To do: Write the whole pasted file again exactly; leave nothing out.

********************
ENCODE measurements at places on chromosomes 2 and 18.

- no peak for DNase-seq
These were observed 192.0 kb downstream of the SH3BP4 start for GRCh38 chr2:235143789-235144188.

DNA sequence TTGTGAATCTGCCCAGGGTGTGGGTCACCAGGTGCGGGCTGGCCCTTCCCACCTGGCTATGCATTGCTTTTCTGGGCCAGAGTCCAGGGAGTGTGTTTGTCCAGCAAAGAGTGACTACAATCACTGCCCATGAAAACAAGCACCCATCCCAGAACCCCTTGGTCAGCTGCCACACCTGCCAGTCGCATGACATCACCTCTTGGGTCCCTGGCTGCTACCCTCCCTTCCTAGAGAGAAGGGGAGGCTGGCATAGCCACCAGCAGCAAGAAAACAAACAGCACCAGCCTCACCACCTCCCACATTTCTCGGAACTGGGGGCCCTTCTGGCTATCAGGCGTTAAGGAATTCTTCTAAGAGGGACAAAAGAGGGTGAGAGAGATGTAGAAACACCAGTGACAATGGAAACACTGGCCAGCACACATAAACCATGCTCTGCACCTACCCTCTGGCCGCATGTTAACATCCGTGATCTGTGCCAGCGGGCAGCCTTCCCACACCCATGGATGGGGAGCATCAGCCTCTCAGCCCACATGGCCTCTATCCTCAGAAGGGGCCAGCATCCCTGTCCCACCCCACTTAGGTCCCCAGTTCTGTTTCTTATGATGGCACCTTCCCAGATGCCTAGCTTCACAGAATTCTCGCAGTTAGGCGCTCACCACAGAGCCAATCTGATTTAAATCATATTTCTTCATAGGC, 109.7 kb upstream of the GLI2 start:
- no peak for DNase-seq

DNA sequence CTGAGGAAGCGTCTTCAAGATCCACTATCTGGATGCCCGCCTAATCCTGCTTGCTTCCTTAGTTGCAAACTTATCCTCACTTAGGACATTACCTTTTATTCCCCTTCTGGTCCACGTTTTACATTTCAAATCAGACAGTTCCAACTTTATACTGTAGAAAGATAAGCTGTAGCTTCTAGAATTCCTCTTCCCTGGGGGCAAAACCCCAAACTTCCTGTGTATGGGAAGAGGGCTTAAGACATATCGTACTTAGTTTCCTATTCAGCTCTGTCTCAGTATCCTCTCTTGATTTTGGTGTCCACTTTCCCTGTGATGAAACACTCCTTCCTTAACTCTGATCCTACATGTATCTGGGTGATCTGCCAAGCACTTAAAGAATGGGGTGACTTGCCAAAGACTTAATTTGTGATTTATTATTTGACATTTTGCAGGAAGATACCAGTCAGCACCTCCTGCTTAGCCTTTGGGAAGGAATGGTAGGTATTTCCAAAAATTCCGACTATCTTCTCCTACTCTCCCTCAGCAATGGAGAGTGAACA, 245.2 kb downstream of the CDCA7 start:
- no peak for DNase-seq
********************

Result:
ENCODE measurements at places on chromosomes 2 and 18.

- no peak for DNase-seq
These were observed 192.0 kb downstream of the SH3BP4 start for GRCh38 chr2:235143789-235144188.

DNA sequence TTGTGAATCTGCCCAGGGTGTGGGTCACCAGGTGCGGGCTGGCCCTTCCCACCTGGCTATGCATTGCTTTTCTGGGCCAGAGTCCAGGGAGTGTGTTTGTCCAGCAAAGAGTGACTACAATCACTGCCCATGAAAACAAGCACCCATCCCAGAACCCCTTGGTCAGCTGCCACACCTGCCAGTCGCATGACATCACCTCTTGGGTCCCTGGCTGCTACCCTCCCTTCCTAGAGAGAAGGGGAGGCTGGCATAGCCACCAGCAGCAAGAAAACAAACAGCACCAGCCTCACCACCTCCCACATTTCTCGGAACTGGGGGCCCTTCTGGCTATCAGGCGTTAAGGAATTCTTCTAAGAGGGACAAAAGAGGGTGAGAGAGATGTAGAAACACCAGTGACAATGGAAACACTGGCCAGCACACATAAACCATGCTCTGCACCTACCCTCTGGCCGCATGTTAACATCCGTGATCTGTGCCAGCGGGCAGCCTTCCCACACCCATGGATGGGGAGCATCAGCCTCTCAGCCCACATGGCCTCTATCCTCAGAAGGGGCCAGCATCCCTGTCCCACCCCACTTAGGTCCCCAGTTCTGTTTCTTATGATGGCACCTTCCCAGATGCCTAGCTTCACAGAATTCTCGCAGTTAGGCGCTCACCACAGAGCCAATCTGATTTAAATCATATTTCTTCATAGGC, 109.7 kb upstream of the GLI2 start:
- no peak for DNase-seq

DNA sequence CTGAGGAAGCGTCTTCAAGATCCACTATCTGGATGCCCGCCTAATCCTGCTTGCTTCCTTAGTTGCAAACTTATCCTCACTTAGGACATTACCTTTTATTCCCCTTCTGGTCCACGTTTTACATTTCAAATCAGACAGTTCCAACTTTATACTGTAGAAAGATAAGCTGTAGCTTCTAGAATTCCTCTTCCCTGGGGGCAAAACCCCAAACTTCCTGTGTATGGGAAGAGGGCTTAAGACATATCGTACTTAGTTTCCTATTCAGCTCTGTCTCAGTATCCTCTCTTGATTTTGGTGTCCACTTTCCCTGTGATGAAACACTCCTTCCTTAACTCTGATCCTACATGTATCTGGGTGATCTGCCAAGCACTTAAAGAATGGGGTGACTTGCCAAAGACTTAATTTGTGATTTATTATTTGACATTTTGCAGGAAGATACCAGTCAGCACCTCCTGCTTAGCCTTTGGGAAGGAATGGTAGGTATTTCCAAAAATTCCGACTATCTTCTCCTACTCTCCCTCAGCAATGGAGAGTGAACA, 245.2 kb downstream of the CDCA7 start:
- no peak for DNase-seq